Little Miss Teacher Blog

By Clara Fiorentini

Thursday, 15 December 2016

Christmas Giveaway

My Christmas Giveaway is live on my Facebook page. Make sure to enter to be in with a chance of winning all these lovely bits and pieces!

I've been sure to include a few of my favourites!

Best of luck,


Providing Reading Experiences To Inspire Critical Thinking

At our Primary Language Curriculum inservice we were reminded about approaching reading time with an eye to triggering the critical thinking of your students. Despite how it sounds, this is possibly one of the most simple reading methodologies to use! All you do is read the story. No embellishing the process with questioning - just read!

So yesterday I read a story, 'The Crocodile Who Didn't Like Water' (a favourite of mine) without asking any questions. Without looking for any predictions. Without looking for any feedback throughout. NOTHING!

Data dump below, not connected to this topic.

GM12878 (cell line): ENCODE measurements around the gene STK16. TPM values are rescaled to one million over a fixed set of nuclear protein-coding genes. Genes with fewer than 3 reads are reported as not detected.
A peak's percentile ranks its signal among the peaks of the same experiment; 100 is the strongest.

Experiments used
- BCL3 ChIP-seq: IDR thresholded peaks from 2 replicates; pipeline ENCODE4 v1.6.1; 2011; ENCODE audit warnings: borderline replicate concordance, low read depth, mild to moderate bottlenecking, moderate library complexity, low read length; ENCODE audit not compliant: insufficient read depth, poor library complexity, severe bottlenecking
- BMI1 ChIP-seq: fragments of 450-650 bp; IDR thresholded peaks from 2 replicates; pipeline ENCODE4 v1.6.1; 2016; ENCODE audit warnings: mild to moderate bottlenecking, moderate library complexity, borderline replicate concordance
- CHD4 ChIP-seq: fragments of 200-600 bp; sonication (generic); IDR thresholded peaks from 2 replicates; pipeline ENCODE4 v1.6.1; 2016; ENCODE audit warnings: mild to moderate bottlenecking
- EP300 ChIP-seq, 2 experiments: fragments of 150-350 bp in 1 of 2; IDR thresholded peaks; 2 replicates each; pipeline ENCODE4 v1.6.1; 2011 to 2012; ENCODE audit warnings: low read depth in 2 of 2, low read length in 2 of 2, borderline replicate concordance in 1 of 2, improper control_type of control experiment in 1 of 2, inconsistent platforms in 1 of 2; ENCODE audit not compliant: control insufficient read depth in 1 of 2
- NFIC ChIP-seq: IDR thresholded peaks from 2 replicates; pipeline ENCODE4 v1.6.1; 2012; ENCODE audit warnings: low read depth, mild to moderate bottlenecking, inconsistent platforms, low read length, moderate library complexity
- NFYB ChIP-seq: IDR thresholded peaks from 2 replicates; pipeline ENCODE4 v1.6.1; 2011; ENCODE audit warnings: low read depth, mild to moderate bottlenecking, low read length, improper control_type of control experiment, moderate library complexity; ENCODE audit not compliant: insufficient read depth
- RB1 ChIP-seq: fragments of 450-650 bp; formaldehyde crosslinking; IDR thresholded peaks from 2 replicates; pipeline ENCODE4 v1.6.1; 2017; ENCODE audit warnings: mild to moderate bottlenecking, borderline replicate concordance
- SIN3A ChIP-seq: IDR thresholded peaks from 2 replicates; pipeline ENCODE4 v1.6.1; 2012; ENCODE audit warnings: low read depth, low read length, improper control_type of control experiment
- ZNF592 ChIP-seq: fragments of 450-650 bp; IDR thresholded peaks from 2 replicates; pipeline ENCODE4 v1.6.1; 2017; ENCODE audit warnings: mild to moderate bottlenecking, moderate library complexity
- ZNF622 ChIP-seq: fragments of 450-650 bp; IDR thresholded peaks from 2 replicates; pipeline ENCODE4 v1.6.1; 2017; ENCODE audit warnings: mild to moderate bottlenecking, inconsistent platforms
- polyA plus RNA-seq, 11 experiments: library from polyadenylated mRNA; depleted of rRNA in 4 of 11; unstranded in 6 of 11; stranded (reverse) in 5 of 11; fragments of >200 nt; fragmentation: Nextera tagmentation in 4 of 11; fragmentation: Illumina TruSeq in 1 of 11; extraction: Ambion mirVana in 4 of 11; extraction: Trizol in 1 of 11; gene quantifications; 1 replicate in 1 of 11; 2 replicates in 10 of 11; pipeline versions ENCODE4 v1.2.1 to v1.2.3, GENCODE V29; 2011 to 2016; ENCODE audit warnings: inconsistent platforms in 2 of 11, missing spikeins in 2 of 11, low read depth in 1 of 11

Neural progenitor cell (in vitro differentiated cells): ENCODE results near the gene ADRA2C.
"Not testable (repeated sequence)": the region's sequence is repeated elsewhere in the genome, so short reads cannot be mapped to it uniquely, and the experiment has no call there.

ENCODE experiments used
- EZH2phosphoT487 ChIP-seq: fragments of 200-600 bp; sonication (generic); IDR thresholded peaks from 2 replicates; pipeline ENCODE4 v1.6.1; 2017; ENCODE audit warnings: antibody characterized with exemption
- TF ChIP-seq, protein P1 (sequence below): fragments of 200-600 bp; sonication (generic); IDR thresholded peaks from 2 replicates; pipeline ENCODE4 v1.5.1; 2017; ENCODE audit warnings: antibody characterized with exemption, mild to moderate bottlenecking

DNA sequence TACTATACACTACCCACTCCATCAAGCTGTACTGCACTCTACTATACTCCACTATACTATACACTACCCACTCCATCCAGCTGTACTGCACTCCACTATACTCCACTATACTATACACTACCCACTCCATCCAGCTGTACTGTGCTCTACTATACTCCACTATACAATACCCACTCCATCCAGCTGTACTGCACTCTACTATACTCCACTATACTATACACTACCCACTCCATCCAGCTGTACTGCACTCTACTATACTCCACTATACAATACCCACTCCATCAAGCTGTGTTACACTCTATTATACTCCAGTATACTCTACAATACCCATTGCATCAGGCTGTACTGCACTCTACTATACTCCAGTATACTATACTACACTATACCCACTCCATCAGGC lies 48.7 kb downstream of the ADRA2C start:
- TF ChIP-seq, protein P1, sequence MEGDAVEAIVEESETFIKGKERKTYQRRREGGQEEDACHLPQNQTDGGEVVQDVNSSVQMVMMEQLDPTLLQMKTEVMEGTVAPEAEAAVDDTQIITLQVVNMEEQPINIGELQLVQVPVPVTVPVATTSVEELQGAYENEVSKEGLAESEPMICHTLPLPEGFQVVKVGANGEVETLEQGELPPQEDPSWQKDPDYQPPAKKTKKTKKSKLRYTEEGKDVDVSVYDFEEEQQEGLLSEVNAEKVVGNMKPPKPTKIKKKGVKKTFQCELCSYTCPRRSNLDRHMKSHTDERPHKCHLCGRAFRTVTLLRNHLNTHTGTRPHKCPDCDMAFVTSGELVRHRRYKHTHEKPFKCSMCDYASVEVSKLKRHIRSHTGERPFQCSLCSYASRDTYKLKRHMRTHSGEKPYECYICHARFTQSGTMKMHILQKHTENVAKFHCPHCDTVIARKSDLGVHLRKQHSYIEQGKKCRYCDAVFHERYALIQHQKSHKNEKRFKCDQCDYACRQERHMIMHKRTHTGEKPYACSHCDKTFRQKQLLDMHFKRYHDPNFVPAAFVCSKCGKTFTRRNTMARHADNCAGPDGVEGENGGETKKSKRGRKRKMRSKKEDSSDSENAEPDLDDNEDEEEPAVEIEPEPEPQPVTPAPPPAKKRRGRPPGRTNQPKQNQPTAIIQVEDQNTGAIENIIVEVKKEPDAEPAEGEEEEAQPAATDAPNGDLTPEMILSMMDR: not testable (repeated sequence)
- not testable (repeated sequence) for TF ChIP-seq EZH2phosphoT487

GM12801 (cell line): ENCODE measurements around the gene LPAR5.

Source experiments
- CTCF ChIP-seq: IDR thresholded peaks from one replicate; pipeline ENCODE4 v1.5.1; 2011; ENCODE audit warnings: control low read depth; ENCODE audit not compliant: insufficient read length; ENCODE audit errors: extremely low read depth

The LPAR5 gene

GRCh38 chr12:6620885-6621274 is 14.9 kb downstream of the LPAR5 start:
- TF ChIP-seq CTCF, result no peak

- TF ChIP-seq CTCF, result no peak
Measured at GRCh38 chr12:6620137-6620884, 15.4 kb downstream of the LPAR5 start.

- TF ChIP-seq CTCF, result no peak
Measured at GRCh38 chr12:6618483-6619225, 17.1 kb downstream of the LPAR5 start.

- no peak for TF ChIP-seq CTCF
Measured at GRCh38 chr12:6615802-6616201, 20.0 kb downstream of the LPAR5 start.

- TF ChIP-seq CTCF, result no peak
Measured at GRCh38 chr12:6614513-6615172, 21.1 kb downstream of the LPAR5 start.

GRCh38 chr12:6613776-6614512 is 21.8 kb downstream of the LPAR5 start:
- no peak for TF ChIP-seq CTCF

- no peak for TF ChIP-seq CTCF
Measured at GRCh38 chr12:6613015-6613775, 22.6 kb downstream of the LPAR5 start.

I never saw 28 little faces so engaged. There wasn't a peep from cover to cover..... apart from the odd 'ooooh' or gasp! Afterwards, all I said was, "I would love you to tell me about your favourite part." We passed our speaking object around and everyone described their favourite part. I couldn't believe how many different parts they noticed and preferred - much more than usual! The amount of detail the children took in without me interrupting or pointing out things throughout the story was incredible.

Sometimes we can get carried away with our predictions, questioning and spontaneous assessment. Putting the children in control of their own thinking and letting the reading experience just flow can produce even more fruitful oral language experiences, confidence and discussions. To see what your class will surprise you with is really worth it.

We then drew pictures about what we loved most, and they said it all. A picture really does paint a thousand words.